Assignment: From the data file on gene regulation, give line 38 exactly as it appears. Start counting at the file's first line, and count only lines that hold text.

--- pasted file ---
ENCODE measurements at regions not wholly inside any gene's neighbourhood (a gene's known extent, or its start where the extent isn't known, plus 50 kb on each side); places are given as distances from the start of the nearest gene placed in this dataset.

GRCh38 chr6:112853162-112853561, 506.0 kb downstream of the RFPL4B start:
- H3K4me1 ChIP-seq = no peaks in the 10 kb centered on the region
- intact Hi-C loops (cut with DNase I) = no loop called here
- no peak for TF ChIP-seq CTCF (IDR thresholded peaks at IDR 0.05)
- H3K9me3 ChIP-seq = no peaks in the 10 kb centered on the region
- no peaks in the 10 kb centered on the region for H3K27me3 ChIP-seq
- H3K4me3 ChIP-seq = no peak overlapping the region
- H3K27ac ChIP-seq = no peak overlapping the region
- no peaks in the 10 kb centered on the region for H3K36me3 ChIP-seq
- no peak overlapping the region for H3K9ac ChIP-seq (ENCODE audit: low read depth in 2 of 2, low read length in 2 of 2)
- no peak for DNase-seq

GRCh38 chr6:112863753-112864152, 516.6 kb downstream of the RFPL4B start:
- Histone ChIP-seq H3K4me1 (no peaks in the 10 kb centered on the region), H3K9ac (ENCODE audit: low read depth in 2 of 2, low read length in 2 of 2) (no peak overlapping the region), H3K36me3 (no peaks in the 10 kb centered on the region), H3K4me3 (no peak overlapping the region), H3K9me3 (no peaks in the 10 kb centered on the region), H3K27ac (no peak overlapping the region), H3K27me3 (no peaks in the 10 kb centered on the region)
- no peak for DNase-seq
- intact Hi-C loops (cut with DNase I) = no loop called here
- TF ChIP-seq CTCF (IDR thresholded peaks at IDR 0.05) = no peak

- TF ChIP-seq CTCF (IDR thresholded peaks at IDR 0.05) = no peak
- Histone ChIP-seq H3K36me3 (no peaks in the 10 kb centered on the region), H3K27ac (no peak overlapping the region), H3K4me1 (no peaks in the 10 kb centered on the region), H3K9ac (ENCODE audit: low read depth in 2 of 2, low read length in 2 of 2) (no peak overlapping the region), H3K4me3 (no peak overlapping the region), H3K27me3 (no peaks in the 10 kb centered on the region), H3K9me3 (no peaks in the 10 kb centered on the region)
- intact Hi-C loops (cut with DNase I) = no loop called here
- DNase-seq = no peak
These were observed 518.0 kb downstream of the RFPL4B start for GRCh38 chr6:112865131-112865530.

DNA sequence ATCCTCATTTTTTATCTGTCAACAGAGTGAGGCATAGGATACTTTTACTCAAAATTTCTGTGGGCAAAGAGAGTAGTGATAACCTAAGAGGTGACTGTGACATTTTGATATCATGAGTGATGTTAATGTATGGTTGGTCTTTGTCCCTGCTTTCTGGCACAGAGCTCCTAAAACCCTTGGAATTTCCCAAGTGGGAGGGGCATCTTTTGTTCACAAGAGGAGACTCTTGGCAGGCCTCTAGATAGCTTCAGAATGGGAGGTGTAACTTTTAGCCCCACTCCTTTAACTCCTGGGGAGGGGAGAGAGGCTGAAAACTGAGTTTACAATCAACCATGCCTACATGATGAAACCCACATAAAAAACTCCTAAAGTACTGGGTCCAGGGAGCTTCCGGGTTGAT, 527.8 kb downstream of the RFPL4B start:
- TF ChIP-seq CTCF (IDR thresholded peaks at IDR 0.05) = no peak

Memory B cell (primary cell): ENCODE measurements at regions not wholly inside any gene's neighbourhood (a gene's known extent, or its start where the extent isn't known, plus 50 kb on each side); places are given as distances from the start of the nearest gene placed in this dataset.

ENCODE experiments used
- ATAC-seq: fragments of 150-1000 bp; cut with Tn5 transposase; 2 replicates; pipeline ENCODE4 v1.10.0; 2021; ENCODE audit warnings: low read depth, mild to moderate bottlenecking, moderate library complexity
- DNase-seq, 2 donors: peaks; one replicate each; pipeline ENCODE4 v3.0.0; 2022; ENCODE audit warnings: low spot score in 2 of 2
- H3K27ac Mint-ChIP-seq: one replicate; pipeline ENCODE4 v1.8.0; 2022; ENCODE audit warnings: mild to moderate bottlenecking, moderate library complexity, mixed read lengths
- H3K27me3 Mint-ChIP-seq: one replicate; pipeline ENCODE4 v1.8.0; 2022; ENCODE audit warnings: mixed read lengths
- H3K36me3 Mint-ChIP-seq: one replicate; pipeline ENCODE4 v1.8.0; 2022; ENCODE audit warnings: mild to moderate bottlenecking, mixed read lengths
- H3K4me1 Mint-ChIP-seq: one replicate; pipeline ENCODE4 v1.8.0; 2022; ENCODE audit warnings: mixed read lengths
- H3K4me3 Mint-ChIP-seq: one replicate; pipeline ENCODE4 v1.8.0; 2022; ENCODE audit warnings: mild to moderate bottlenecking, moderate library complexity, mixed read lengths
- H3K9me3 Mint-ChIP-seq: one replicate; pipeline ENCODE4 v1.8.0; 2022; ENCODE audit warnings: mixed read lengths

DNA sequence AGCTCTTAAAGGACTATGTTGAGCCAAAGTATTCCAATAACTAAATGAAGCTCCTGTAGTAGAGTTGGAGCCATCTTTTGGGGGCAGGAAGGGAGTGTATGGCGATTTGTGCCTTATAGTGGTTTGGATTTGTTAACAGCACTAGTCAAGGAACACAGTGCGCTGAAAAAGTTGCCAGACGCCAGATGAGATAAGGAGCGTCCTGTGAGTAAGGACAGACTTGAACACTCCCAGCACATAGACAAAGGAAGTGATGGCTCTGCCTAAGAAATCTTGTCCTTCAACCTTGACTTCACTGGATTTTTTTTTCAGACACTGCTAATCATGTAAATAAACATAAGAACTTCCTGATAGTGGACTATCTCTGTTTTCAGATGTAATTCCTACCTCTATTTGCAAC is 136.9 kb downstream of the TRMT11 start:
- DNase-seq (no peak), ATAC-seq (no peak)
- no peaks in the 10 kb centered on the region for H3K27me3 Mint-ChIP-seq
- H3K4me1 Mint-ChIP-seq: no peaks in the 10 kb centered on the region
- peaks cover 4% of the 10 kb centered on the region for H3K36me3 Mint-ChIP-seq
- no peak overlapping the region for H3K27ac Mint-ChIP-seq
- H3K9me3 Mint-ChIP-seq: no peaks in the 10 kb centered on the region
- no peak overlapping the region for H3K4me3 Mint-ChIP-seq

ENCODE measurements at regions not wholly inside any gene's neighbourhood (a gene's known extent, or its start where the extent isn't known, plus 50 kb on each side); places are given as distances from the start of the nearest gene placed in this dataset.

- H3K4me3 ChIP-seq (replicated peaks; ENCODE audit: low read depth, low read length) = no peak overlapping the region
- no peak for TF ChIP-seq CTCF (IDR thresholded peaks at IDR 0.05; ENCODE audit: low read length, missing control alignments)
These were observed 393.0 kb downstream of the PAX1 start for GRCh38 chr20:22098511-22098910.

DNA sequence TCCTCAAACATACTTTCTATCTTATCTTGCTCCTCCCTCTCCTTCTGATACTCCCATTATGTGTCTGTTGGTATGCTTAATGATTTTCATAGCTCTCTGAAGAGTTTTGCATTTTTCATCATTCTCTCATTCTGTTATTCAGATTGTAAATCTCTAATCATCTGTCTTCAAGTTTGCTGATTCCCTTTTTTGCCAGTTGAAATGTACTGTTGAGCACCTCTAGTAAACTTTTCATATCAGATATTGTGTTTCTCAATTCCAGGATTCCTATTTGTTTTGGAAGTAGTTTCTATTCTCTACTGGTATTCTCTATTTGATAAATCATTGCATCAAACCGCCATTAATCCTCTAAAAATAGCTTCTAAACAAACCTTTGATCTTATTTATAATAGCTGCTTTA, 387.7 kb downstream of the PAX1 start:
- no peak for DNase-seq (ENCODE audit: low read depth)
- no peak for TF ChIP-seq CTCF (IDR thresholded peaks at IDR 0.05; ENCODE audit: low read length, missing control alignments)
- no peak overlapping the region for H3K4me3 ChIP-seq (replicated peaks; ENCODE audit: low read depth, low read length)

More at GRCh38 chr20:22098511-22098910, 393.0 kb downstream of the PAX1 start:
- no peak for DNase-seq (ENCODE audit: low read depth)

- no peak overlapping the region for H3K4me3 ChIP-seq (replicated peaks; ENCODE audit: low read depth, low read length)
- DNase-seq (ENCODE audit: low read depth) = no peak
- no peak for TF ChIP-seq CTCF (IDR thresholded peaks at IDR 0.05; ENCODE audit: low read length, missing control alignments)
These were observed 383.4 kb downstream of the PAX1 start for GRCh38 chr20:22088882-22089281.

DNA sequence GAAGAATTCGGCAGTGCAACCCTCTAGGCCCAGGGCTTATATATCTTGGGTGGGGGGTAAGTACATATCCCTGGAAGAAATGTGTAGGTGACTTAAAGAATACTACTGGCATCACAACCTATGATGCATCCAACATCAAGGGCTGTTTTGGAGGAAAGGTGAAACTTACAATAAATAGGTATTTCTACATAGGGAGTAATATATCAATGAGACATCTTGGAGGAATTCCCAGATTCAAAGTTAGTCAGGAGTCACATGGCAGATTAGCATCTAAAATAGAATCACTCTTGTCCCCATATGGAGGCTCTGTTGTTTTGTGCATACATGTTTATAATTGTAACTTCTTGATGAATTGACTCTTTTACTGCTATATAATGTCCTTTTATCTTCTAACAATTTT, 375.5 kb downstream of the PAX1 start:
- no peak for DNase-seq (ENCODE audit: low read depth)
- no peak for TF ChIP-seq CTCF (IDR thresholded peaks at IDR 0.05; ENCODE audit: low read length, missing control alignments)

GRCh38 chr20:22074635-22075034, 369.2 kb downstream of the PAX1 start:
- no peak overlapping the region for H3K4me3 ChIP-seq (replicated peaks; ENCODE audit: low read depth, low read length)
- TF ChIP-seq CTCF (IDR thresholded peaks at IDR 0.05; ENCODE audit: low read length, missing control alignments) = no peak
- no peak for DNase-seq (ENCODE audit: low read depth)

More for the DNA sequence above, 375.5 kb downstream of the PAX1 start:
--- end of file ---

- H3K4me1 Mint-ChIP-seq: no peaks in the 10 kb centered on the region